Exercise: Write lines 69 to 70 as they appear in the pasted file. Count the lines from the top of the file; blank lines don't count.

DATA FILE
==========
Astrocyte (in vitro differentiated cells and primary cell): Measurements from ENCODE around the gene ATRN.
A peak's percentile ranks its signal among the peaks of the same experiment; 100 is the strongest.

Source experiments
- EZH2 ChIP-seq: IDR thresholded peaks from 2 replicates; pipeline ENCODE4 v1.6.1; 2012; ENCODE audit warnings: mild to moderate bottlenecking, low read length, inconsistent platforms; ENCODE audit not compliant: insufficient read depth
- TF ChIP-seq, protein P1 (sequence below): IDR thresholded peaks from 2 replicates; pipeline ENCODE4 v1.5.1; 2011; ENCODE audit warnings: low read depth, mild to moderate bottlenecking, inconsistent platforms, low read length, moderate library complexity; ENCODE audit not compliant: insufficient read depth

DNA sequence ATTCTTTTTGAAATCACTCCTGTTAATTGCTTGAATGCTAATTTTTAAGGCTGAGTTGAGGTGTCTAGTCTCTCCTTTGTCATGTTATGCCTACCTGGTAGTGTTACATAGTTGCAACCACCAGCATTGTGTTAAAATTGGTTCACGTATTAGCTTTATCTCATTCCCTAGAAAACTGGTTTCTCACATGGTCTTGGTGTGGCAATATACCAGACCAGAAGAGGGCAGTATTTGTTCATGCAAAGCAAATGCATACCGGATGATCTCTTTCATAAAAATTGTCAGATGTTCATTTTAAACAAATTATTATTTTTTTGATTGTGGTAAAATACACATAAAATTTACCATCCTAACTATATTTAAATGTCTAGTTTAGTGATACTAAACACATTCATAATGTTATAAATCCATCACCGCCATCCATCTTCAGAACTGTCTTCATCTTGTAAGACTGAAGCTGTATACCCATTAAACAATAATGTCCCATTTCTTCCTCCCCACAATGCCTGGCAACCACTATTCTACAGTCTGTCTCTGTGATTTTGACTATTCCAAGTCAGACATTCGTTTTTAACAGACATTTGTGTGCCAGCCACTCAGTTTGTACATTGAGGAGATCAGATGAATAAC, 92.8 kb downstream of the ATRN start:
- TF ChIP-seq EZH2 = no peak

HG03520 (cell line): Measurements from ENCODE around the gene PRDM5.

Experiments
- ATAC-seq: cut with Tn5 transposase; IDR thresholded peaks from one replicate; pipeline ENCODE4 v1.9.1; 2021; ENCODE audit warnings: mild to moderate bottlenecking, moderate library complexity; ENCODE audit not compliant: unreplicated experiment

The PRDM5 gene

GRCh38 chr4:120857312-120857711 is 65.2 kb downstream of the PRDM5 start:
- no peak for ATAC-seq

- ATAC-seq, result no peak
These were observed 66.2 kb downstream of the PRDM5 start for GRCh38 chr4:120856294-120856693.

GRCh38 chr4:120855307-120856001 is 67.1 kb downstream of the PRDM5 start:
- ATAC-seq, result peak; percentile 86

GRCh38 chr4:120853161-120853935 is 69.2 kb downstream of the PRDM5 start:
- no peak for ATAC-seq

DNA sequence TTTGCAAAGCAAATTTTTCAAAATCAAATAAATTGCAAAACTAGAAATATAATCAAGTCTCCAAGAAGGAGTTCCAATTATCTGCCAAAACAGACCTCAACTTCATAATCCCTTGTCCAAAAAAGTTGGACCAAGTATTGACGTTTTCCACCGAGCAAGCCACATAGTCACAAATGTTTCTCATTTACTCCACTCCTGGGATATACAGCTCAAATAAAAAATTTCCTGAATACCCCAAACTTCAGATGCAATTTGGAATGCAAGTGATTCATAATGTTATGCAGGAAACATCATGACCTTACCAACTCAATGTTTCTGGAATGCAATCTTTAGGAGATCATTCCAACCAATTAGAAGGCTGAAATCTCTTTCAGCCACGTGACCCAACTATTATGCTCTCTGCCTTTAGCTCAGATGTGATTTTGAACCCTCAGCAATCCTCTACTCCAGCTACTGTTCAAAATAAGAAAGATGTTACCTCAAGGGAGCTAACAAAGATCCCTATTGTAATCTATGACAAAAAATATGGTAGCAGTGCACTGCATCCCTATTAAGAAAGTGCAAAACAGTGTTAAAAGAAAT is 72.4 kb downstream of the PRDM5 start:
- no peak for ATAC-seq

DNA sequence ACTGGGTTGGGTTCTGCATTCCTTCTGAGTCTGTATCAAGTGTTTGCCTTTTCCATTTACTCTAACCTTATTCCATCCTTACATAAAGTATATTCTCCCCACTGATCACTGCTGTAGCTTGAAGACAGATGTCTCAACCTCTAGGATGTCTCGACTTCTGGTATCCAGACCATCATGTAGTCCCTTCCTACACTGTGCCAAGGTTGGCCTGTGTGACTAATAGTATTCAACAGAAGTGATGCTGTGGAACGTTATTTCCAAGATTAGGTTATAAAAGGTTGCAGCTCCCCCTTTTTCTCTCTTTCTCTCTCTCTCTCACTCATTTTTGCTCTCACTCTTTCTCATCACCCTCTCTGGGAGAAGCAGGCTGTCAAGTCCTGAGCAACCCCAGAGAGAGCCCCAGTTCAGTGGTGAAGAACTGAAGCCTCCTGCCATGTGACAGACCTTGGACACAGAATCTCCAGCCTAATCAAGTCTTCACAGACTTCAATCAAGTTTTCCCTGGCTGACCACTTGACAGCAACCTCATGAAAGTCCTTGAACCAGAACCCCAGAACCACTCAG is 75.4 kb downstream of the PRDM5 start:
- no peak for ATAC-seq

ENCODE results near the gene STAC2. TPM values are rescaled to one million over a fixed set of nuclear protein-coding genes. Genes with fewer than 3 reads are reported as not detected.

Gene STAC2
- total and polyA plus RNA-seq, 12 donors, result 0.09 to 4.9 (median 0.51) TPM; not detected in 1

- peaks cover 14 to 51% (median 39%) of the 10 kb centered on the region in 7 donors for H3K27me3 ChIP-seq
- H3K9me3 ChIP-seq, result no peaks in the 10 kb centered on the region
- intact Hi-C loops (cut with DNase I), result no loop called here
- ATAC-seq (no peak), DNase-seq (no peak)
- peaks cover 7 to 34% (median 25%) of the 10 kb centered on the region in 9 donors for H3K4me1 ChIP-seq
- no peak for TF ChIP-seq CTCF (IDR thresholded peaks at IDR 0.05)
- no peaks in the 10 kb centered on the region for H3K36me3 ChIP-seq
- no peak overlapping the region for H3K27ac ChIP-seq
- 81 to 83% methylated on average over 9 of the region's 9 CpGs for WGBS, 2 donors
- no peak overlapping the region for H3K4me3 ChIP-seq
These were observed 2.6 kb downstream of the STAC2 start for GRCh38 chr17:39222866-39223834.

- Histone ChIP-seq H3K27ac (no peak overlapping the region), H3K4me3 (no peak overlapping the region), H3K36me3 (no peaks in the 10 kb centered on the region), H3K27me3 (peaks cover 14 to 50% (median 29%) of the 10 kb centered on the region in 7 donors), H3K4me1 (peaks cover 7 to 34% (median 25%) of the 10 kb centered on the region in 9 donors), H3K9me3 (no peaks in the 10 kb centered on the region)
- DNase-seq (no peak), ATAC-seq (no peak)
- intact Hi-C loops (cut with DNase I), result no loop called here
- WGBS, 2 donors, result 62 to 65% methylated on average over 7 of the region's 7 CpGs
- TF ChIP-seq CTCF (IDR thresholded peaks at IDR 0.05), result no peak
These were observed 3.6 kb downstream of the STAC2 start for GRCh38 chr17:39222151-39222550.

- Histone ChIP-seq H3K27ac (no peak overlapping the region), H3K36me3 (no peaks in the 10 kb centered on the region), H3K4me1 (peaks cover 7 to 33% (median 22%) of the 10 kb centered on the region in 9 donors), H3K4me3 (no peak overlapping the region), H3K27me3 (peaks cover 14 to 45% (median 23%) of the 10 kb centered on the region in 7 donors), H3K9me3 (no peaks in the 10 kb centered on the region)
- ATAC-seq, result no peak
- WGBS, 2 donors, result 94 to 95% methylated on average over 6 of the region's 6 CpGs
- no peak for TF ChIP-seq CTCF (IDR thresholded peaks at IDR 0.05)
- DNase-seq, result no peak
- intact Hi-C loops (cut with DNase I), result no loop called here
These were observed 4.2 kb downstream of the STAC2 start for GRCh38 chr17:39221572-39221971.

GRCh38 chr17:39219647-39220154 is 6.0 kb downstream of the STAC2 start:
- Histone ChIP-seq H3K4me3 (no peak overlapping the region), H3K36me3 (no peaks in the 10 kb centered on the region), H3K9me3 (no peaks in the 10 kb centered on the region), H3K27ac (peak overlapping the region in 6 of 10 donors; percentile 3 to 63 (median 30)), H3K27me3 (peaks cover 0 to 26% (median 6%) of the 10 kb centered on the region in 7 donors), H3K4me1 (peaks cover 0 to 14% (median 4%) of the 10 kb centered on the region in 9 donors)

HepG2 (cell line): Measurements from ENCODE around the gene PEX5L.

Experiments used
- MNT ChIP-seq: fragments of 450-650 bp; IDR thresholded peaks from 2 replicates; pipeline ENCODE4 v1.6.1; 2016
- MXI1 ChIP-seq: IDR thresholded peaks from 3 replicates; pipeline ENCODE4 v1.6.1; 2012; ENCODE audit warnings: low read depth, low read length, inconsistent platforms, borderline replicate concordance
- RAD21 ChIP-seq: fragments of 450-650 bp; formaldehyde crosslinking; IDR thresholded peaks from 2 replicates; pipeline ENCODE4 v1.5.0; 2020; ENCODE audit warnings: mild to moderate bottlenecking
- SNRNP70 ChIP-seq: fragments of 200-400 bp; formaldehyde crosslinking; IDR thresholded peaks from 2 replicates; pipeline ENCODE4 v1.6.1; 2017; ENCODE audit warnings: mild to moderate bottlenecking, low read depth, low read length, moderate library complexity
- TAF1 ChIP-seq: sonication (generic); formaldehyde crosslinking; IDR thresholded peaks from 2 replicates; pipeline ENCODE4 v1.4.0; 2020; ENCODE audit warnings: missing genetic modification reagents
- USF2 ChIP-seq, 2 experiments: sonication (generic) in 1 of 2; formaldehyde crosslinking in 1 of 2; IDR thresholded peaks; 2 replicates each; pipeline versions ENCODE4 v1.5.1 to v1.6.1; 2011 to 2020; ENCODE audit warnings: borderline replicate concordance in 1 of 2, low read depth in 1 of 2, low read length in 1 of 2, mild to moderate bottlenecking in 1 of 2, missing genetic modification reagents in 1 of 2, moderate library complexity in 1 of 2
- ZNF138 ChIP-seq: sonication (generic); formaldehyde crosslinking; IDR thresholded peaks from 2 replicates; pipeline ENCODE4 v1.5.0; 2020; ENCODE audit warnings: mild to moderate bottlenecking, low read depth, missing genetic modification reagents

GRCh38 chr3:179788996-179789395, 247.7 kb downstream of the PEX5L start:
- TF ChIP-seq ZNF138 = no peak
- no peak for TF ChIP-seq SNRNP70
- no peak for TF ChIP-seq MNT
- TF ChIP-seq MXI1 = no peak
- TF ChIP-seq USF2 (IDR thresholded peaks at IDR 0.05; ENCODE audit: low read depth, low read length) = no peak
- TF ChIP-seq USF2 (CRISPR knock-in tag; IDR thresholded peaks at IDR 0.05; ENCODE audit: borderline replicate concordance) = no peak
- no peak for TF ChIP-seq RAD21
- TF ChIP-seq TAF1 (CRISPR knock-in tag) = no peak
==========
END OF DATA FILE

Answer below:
- no peak for TF ChIP-seq RAD21
- TF ChIP-seq TAF1 (CRISPR knock-in tag) = no peak